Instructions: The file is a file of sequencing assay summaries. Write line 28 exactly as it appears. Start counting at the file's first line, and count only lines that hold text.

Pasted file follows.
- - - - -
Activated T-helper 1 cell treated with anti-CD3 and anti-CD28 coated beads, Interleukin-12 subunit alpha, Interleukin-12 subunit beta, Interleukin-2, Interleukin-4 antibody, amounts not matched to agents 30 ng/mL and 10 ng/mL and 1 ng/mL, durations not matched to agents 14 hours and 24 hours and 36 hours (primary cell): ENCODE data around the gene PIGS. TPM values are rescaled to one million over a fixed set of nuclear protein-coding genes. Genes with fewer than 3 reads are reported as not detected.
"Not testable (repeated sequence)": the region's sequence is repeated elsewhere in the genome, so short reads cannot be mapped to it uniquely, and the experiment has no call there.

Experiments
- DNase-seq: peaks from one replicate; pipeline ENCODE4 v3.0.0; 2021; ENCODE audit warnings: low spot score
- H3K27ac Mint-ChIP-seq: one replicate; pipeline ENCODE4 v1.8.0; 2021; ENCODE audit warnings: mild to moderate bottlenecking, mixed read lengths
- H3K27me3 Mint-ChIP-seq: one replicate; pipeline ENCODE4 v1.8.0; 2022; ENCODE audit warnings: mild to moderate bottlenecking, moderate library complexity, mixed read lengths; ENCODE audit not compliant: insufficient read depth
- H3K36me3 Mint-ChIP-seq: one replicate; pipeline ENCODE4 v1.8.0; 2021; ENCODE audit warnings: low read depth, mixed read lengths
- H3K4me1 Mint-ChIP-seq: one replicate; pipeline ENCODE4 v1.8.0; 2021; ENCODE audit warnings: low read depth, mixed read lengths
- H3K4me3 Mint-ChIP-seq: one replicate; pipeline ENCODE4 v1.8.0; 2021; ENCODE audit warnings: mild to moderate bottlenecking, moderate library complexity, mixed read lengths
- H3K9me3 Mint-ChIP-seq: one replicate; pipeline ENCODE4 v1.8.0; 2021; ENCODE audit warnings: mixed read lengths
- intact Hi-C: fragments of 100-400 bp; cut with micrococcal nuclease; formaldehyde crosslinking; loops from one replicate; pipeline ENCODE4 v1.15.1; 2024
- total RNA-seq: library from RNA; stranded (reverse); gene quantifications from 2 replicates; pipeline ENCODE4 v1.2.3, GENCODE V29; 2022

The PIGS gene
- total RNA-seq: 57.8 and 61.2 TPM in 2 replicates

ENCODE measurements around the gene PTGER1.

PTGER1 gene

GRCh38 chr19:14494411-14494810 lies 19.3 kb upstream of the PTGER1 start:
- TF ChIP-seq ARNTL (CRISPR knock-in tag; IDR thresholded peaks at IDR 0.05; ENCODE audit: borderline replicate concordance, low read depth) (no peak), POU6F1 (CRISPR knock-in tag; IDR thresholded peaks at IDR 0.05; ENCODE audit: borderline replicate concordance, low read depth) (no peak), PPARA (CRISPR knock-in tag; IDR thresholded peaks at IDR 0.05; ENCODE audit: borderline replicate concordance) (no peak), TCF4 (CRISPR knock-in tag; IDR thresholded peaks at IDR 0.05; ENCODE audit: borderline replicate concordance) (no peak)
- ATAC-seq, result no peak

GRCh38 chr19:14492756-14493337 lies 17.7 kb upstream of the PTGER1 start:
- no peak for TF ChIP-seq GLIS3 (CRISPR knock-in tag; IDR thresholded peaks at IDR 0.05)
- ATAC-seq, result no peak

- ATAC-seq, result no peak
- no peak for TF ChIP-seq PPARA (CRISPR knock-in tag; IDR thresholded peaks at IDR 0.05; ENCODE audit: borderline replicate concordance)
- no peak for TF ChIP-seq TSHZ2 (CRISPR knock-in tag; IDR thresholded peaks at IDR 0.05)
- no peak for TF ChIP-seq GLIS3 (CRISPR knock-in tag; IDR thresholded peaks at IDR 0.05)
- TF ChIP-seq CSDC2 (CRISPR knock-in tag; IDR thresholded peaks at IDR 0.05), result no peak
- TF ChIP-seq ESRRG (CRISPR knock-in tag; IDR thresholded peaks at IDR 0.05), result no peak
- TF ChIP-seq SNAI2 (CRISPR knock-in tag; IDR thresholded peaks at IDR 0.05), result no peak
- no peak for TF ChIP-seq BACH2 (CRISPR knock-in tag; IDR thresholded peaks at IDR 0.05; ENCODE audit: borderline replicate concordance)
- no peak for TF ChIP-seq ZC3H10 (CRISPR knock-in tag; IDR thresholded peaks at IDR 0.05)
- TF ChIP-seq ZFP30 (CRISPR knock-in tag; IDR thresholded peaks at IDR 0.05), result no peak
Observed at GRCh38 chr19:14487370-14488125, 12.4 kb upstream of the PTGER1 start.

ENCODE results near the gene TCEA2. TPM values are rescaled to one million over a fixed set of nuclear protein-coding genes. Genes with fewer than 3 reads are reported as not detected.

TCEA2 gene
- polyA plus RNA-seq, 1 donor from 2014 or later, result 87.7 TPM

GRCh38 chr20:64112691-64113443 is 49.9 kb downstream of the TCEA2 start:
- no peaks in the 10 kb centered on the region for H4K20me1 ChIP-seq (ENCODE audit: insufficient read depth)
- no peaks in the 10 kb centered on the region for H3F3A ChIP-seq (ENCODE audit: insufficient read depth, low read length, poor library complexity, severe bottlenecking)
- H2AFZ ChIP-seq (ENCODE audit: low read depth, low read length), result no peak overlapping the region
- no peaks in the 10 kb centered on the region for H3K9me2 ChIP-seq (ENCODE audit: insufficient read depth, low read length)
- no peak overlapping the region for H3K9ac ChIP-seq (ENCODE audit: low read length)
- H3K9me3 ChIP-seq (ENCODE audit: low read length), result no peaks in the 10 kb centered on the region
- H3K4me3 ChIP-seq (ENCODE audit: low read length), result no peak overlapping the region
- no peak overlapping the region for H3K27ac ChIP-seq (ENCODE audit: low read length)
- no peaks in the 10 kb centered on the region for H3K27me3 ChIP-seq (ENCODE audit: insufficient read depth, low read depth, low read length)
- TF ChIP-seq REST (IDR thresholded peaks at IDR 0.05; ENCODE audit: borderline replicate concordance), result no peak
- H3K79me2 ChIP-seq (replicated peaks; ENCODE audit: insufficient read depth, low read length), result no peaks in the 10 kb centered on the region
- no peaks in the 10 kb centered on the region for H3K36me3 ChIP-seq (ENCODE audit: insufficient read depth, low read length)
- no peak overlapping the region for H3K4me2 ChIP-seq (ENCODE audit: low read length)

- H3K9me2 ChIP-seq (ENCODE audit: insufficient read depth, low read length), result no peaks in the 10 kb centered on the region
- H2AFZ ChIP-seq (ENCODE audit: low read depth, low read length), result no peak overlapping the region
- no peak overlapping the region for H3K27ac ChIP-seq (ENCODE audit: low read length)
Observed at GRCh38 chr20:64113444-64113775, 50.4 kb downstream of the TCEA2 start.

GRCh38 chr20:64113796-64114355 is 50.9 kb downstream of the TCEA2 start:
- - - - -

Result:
- TF ChIP-seq ESRRG (CRISPR knock-in tag; IDR thresholded peaks at IDR 0.05), result no peak